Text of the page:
Sex-ed and other social-conservative hot buttons starting to light up Ontario Tory leadership race
For more than two years, the Ontario Tories have managed to skirt around the kind of social-conservative flashpoints that have brought them little but grief in the past. But as the party’s leadership race picks up momentum — and a surprise, potential fourth candidate — that unofficial moratorium appears to be ending.
Two of the three most prominent contenders say they will at least revisit the controversial new sex-education curriculum introduced by the Liberal government, with one charging Monday it is riddled with “Liberal ideology,” the other promising she would allow free votes on questions of conscience. And the newest would-be entrant — Tanya Granic Allen, head of a parents group that opposed the sex-ed revamp — is pledging to make sex-ed and similar issues her prime focus.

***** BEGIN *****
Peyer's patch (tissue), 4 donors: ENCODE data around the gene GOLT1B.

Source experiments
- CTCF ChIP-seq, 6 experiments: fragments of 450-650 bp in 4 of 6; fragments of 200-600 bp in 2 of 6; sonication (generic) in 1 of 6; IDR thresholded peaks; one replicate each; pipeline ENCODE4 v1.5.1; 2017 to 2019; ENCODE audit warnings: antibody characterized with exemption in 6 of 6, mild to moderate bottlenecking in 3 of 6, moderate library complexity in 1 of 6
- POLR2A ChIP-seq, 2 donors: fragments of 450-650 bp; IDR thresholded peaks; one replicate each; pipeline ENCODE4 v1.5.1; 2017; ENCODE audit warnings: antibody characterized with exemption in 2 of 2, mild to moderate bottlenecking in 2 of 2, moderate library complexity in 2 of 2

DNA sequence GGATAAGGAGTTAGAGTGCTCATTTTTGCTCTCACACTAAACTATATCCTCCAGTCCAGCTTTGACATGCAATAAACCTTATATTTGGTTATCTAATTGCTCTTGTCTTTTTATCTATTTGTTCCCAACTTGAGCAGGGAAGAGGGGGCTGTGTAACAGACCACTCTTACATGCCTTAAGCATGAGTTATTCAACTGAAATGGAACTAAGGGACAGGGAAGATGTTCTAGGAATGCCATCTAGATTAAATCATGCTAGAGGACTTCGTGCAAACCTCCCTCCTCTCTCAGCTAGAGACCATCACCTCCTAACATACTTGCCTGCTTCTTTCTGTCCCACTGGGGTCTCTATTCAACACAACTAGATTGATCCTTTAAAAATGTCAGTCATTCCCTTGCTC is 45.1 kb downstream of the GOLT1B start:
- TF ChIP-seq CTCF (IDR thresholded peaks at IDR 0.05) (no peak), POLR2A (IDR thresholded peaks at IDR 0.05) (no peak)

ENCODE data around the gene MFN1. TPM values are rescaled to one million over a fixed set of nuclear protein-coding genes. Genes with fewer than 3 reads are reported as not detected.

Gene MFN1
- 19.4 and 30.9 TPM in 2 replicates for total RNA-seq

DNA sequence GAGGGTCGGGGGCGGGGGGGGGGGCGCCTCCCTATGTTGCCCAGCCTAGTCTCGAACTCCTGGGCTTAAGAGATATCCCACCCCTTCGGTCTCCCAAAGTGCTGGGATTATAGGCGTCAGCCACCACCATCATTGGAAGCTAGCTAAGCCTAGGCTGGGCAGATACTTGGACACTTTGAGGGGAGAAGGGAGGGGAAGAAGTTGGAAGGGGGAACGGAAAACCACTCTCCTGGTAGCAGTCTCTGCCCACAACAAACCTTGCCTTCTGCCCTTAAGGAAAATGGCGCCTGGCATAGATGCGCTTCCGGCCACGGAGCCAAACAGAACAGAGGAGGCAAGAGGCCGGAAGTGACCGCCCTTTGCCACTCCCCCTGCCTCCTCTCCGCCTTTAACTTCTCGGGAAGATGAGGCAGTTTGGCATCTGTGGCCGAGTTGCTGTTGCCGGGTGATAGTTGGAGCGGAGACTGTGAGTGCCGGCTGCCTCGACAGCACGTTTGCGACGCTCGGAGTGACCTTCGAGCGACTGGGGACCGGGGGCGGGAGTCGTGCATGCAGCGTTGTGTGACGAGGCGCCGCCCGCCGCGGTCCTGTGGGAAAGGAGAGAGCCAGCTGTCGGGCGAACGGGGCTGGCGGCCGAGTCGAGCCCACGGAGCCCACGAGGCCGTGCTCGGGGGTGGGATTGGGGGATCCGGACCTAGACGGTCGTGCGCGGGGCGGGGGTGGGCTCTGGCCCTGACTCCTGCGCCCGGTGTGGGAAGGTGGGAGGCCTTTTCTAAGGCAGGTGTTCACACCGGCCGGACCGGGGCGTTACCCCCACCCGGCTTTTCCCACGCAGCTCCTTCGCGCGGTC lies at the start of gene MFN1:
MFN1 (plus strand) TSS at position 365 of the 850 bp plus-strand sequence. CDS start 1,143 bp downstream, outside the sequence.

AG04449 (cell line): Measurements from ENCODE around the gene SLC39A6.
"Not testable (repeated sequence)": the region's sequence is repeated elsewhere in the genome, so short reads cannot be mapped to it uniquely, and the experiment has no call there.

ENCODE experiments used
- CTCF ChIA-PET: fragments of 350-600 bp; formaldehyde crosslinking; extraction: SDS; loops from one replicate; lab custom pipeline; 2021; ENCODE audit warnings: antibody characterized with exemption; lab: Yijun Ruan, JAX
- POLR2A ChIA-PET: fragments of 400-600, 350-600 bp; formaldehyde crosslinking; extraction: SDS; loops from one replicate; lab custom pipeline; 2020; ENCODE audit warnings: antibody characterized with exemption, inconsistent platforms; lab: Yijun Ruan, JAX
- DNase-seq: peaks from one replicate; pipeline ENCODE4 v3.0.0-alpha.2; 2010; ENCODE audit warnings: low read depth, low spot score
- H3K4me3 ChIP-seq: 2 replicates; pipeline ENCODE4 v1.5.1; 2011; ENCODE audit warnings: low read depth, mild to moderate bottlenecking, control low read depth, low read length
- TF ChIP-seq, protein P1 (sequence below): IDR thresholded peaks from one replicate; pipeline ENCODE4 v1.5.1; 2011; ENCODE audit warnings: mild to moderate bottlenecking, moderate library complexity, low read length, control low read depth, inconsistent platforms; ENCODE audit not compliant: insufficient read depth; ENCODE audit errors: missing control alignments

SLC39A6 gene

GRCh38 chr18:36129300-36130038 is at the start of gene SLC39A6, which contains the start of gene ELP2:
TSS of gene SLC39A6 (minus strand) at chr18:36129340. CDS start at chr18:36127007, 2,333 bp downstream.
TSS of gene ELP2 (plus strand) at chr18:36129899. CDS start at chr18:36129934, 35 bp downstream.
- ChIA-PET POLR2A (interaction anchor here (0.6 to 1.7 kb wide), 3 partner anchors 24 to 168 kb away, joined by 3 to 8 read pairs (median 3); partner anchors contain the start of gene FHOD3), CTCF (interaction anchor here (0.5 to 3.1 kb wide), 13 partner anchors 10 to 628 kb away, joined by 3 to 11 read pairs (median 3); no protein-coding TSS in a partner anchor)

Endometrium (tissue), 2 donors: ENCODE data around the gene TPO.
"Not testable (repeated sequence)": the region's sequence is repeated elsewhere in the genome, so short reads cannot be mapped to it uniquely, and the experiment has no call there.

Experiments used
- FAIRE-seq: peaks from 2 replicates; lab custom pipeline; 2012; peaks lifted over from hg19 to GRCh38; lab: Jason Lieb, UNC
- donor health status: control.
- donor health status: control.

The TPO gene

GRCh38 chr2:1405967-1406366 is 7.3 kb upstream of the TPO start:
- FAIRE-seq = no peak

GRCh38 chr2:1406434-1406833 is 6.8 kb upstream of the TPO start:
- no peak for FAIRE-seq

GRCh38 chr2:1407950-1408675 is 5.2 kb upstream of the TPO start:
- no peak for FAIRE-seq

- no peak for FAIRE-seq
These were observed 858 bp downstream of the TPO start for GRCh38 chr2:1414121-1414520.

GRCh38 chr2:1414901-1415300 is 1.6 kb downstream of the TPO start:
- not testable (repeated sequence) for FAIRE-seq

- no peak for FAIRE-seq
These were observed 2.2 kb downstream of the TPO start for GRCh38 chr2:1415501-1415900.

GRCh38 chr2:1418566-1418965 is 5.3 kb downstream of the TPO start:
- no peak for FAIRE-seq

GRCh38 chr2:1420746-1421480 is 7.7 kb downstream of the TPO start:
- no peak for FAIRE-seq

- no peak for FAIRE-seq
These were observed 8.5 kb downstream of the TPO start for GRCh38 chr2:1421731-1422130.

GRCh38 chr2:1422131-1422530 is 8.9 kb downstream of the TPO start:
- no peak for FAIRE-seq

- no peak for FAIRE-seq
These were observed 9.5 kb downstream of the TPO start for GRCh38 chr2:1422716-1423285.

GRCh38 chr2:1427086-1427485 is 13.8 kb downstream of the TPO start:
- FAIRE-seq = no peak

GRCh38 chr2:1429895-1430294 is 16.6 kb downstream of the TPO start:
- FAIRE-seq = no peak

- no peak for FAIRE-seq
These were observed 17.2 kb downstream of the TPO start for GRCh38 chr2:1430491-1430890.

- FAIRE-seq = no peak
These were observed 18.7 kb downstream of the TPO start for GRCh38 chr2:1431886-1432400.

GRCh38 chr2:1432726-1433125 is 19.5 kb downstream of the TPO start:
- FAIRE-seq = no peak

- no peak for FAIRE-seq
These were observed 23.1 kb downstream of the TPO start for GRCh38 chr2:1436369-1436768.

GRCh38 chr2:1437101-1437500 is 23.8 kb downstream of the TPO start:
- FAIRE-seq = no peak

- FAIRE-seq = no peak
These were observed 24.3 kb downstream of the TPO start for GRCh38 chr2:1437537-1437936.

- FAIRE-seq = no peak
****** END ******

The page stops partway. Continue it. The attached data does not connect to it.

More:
Pro-life groups are suddenly energized, and hope the candidates will also debate the Liberal law passed last fall that created “bubble zones” around abortion clinics, rendering pro-life protests illegal within 50 metres.
“We have been crying for three years, unwanted in our party, but now are back in the fold,” said Charles McVety, Ontario’s most prominent evangelical Christian activist.
Allen said she will use her candidacy to “force” those issues to the fore — so long as she raises the $100,000 needed to officially run.
“There are a lot of grass-roots conservatives who feel disenfranchised, who feel shut out of this party,” she said in an interview Friday. “I’m here to be their voice.”
The more mainstream candidates are undoubtedly eager to corral some of those Tories, too. Rreaching out to social conservatives may well be a “shrewd” short-term strategy, says pollster Greg Lyle, head of the Innovative Research Group. (Continued: National Post)